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Editorial Issue 20

by Sandra Goodman PhD(more info)

listed in editorial, originally published in issue 20 - May 1997

Dreams, Visions, Goals. These are the stuff which inspire and motivate us, fire our passion and spirit and, through our conscious and unconscious actions, ultimately determine and create our reality. Our rich unconscious repertoire of symbolic imagery – used as metaphor – can also help to guide us to solve physical or emotional problems, a process beautifully described by Kendall Dowie (see page 5).

Images in every form – poetic, literary, artistic, film, electronic – have always played a major role in shaping societal and cultural values and events. Similarly, beliefs – be they moral, religious or political – have shaped the world stage for millennia. The great religions, huge conflicts such as the Crusades and the World Wars, have to a considerable degree been the product of people acting upon their beliefs.

During the 1960s, idealistic aspirations of wiping out war, poverty and hunger in the world, led many in the West to believe that education, science and knowledge could achieve these social goals. During that decade and thereafter, countless millions of sincere people worked, fought, meditated and visualised for the dawning of an era of peace, enlightenment, justice and brotherhood. We are still waiting.

But what about Illusions, Delusions, Shattered Promises and Loss of Beliefs? The flip-sides of motivation, belief and vision are exactly that – the underside, the rubbish bin into which we throw out our dreams or discard beliefs we discover to be naïve, untrue or even fraudulent. Throughout the past few decades revelations have continued to emerge demonstrating that many of the twentieth century’s most cherished and revered leaders, gurus, religions and ideas were in fact flawed, corrupt or outright fraudulent. Yet, even as we recognise the errors of our perception, we can grow in awareness, admit our collective fallibility, yet once again admire the power of belief and dream.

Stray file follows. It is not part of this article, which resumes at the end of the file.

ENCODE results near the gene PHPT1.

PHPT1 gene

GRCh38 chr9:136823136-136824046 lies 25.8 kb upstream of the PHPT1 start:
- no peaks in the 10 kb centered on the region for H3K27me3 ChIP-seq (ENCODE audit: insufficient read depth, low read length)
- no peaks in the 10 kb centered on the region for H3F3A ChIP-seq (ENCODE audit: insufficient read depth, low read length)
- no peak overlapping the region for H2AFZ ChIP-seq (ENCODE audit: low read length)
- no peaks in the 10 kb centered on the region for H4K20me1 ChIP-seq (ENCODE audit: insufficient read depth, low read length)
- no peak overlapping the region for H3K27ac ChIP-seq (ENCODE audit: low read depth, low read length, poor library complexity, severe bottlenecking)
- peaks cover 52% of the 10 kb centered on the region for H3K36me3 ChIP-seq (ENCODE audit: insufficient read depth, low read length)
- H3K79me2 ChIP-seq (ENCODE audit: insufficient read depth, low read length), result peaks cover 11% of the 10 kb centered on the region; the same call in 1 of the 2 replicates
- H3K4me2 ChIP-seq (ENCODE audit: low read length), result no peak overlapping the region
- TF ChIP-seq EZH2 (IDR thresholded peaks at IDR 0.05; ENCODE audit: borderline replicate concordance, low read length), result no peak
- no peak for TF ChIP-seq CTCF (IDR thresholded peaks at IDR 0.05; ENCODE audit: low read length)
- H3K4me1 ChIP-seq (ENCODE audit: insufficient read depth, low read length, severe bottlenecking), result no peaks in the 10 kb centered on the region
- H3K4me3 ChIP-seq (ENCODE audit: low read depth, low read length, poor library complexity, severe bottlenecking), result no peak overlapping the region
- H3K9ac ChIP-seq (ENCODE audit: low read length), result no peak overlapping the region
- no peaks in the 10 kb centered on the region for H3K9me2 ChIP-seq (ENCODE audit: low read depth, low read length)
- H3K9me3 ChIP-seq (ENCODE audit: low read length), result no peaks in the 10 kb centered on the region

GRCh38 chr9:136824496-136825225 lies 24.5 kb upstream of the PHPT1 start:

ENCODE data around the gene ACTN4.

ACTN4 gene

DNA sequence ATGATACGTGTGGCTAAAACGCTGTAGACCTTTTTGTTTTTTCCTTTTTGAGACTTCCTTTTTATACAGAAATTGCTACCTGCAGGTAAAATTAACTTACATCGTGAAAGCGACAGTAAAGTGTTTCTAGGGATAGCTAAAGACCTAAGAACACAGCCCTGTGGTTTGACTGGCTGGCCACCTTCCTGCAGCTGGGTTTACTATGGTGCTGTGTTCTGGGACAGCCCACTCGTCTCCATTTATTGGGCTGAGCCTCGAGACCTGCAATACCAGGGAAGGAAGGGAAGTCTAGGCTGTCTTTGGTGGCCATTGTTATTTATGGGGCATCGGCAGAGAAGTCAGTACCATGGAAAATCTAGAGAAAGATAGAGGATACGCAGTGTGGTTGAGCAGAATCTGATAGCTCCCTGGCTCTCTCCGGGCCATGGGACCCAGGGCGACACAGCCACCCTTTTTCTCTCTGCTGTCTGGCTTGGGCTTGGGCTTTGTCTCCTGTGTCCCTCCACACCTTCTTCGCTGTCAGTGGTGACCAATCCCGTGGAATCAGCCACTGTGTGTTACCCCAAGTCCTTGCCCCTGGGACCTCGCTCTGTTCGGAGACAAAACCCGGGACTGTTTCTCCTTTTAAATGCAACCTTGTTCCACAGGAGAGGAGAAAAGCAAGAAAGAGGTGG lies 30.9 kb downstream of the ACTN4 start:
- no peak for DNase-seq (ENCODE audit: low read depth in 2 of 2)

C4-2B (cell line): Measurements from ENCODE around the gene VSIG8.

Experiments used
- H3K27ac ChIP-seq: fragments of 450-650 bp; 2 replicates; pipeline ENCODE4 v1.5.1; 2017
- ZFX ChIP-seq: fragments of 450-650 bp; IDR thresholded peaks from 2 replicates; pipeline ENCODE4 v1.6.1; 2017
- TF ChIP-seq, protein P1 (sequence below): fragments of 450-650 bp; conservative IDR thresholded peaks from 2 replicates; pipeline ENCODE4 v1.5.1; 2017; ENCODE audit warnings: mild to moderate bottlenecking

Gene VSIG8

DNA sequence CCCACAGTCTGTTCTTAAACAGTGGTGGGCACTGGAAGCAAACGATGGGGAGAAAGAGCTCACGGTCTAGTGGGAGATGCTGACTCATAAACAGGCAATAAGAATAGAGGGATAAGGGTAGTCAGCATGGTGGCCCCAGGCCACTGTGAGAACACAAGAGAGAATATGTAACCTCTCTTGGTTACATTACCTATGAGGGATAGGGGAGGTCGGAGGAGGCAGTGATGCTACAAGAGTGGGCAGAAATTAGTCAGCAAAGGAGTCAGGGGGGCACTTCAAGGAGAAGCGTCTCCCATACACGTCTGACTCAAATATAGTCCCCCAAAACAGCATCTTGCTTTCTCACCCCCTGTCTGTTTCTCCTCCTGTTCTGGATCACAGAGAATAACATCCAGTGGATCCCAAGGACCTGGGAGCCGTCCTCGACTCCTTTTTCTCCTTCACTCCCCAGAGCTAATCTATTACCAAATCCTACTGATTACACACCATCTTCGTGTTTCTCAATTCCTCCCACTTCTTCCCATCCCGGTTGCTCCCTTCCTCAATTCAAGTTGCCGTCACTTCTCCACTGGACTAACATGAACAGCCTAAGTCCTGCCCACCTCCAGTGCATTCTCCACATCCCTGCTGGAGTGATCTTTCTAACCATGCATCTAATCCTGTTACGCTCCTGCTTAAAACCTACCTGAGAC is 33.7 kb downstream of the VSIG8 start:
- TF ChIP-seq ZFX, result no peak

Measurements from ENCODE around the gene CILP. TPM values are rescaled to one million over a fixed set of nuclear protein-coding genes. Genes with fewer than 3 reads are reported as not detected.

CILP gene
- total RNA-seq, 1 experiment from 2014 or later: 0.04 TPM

Complementary medicine, which for many years has suffered the slings and arrows of destructive metaphors – snake oil, quack cures –  has moved from the periphery of ten and twenty years ago to virtually the mainstream, or at least toward the centre of medical healthcare. Such has been the speed of reversal from disrepute to “latest new marvel” that the many hundreds of associations and colleges associated with so many different disciplines, are to a large extent, scattered and lacking the cohesive organisation seen amongst the medical and allied professions. Even single disciplines are frequently divided between several schools, each with their own therapeutic approach and training standards.